So, for calculations, it's often useful to treat the satellite's mass as if it were exactly zero, both so that we don't actually need to assign any specific mass to the satellite when performing the calculation and so that its influence on the trajectories of other bodies does not need to be calculated.

Of course, a zero mass means that any non-zero force applied to the satellite would result in an infinite acceleration, which is clearly unphysical. But as long as the satellite is only affected by gravity, this turns out to cause no real problems, since the gravitational forces exerted on the satellite by other bodies are also proportional to its mass, and these effects cancel each other out so that even a particle of negligible mass still experiences a gravitational acceleration that tends to a finite limit as the particle's mass tends to zero.

Fundamentally, this convenient cancellation reflects the fact that gravity is actually a fictitious force in general relativity — and thus also behaves like one under Newtonian physics, which is a low-mass, low-speed limit of general relativity. (See also this earlier answer I wrote to a related question.)


Newtonian mechanics by definition obey Newton's laws of motion.

The second law:

In an inertial frame of reference, the vector sum of the forces $F$ on an object is equal to the mass $m$ of that object multiplied by the acceleration $a$ of the object:

$F = ma$. (It is assumed here that the mass m is constant

If $m=0$ , $F=0$ by construction

so there is no kinematics to describe mathematically.


Massless particles have no meaning in Newtonian ("classical") mechanics.

The most common massless particle, the photon, has zero rest mass but since it always travels at the speed of light, it has momentum. There are no macroscopic objects in real life with these properties. It is real in the sense that it has measurable properties (energy or wavelength, velocity, and polarization) and its effects on other objects have measurable consequences (photoelectric effect, photoionization, etc.).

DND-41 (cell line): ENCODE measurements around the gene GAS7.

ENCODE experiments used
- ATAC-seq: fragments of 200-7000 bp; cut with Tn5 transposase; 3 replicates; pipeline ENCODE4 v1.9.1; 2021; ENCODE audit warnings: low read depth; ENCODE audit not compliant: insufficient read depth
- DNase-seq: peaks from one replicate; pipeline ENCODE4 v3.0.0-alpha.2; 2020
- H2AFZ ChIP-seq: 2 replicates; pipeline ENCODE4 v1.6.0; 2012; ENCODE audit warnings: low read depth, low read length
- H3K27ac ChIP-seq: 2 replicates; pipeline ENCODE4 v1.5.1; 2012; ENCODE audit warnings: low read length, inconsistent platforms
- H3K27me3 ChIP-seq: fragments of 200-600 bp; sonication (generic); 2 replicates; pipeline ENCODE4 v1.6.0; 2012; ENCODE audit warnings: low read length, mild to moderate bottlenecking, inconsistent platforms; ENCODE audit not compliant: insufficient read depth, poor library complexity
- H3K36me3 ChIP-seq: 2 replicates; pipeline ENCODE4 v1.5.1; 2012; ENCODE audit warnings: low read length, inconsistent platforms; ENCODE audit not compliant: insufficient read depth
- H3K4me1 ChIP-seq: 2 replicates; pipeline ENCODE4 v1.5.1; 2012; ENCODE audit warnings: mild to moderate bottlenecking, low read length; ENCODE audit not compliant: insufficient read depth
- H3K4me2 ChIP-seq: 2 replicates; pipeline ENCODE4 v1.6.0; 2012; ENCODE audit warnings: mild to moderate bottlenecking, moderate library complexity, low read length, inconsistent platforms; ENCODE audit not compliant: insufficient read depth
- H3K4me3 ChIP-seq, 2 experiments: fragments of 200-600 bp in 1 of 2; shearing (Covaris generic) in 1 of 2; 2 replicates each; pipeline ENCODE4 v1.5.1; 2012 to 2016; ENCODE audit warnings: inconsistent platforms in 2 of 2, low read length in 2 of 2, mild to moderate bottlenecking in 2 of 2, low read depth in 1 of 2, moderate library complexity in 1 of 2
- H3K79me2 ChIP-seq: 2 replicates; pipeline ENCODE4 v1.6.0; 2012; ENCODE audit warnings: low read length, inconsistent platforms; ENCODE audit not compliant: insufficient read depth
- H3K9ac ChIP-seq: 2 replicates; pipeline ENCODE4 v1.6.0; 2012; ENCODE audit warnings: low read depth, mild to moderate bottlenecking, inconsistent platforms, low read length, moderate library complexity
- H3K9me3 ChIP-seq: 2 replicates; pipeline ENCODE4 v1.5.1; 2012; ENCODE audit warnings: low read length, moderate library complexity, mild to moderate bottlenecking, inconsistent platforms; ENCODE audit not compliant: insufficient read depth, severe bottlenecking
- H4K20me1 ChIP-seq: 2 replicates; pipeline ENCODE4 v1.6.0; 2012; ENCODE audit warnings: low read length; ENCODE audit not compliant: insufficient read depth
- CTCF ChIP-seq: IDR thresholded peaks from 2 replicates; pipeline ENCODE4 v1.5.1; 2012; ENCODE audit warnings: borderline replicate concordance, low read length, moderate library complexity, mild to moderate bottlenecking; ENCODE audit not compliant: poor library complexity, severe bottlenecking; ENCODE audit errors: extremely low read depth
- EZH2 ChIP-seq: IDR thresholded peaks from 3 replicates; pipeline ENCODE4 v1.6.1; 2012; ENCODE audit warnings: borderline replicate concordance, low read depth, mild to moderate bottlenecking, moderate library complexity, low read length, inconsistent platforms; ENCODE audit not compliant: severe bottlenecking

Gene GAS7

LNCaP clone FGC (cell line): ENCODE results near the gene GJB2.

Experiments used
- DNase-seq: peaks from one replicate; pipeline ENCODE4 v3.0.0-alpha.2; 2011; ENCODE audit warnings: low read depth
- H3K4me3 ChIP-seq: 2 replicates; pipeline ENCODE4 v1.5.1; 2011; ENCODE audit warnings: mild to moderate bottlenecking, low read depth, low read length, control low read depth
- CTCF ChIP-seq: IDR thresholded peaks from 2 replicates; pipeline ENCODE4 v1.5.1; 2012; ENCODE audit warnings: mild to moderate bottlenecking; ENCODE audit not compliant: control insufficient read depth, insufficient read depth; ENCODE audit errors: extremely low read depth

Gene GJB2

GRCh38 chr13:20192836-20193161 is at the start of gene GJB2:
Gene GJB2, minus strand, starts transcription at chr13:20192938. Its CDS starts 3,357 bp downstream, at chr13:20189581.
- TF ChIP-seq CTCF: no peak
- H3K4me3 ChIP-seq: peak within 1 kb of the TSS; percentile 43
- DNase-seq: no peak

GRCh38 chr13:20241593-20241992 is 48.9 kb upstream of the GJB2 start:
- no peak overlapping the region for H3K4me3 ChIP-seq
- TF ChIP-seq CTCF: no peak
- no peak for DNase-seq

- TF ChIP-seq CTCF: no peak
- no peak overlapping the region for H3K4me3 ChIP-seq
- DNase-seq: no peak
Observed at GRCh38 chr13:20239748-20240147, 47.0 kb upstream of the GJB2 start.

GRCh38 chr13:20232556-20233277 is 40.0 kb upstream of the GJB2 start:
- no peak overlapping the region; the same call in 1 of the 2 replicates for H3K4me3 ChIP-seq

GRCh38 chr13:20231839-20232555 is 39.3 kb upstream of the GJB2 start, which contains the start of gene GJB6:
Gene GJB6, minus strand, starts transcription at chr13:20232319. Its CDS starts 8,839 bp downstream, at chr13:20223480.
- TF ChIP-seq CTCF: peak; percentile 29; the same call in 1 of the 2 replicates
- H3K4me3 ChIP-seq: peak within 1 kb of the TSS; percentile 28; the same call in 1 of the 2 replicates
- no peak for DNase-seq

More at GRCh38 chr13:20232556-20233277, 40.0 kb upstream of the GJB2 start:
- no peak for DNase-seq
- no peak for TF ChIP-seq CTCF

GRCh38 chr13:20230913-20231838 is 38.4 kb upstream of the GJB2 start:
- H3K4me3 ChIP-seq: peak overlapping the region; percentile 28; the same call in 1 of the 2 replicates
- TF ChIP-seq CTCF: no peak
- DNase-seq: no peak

• $\begingroup$ Possibly the point we are trying to come to is this: We can predict all of the motions of the planets and the stars very well using Newtonian physics. (ironically by using the interactions of light waves with those objects - I always smile when I think of that) How then can we explain this 'zero mass' hypothesis when it is plainly obvious that light is curved around large objects. We have observed many objects that are hidden behind other objects through this gravitational lensing effect. So ... how is it that a particle with no mass experiences the acceleration of gravity near those stars? $\endgroup$ Jun 23, 2020 at 15:42
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    $\begingroup$ Here is why. Einstein's model of general relativity contains a term which couples energy to gravity: anything possessing energy is therefore going to respond to a gravitational field. Because a photon carries energy, it responds to gravitational fields by getting its trajectory bent, as if it had mass. $\endgroup$ Jun 23, 2020 at 17:28
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    $\begingroup$ The photon is a quantum-mechanical object with no classical analogue This is just wrong. EM wave or point massless relativistic particle would be classical analogues (they are just not Newtonian mechanics objects), and btw there are massless representations of Galilei group. $\endgroup$
    – A.V.S.
    Jun 24, 2020 at 6:10
  • $\begingroup$ What would be the physical behavior of such massless representation, I can they have acceleration for example? Can a force act on them? Or are they just free particles by definition? $\endgroup$
    – TheoPhy
    Jun 28, 2020 at 7:34
  • $\begingroup$ @A.V.S.I have edited my answer. but tell me- do massless representations of the Galilei group exist in nature? $\endgroup$ Jun 28, 2020 at 7:42